Many have described Mia Hansen-Løve‘s fourth film as the Inside Llewyn Davis of club culture, and the comparison seems particularly fitting, as they both tell the story of an artist’s struggle for fame and his continuous failures. Both Llewyn and Paul are fictional characters, though inspired by real people (the former by folk singer Dave Van Ronk, the latter by the director’s own brother Sven who also co-wrote the script), and they’re both ultimately overshadowed by two very real musicians, Bob Dylan and Daft Punk. Moreover, the two films have an overall melancholic feeling and they both rely on repetitions as a narrative device. But, while we follow Davis in his brief journey as if it were a lifetime, we see more than twenty years of Paul’s life condensed in 131 minutes, following a rythm that strangely feels long and rushed at the same time.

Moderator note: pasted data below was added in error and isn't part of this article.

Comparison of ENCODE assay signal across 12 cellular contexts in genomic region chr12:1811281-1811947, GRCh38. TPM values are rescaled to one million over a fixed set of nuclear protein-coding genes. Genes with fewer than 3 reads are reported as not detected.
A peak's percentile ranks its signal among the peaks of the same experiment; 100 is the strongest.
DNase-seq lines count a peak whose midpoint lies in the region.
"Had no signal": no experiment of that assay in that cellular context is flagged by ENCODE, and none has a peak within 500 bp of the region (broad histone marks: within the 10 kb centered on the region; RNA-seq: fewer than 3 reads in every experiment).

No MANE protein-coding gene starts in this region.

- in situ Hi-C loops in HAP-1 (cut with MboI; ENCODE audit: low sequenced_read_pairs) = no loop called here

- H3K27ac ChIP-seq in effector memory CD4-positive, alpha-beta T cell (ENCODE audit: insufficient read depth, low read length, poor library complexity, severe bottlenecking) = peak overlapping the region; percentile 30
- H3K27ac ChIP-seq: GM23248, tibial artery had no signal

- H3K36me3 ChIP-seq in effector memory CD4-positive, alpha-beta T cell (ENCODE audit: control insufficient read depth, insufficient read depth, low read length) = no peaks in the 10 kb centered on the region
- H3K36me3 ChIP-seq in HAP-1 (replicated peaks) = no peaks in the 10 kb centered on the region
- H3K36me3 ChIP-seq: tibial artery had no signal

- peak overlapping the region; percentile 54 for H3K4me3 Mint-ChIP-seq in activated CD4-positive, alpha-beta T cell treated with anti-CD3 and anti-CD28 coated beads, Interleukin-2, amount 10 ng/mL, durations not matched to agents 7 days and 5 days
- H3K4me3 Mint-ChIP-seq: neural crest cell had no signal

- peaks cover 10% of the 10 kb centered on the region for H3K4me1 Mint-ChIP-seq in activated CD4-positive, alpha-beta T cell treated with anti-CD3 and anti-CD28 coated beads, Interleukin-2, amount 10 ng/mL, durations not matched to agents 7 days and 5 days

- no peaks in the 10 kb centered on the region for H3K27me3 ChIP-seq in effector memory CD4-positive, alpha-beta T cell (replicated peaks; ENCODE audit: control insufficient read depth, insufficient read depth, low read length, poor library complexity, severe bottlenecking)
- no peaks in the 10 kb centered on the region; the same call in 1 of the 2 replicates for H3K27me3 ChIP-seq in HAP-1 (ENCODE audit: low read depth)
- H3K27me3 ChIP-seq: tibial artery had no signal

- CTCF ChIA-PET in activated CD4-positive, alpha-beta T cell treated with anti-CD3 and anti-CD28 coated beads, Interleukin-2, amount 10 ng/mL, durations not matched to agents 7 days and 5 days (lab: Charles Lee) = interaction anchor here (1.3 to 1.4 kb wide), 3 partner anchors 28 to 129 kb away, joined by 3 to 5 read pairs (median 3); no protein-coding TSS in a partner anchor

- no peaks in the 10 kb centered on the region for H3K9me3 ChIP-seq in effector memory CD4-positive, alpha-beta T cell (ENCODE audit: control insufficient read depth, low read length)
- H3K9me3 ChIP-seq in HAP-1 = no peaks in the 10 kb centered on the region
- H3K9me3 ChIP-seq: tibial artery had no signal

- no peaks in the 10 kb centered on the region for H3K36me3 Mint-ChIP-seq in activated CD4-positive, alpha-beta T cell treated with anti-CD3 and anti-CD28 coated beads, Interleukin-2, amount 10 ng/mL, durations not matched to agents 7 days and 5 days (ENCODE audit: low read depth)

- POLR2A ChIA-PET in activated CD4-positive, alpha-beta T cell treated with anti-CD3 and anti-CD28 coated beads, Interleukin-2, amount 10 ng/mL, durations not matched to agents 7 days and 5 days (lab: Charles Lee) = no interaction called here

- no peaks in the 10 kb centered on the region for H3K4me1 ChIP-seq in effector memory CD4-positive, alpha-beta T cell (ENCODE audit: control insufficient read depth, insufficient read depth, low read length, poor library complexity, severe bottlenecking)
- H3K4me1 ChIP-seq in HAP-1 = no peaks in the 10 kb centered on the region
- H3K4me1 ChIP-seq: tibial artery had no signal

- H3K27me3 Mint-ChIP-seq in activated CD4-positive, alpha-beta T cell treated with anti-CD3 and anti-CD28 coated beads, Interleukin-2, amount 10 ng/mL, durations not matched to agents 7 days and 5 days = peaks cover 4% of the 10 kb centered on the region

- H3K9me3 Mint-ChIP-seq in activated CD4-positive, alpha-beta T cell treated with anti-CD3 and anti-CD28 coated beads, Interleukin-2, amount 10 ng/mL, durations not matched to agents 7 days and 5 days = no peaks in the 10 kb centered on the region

There are some very inspired moments in this weird creature that is Eden, the most memorable consisting in the wonderful use of Daft Punk’s Veridis Quo in a crucial scene, and it also has the perk of being mildly interesting and comprehensible even for those who aren’t into dance music, but in the end it feels a bit too dragged and incomplete.
Anyway, I wasn’t familiar with Hansen-Løve’s filmography and Eden made me want to watch her other features, so my conclusion is that I watched a good film.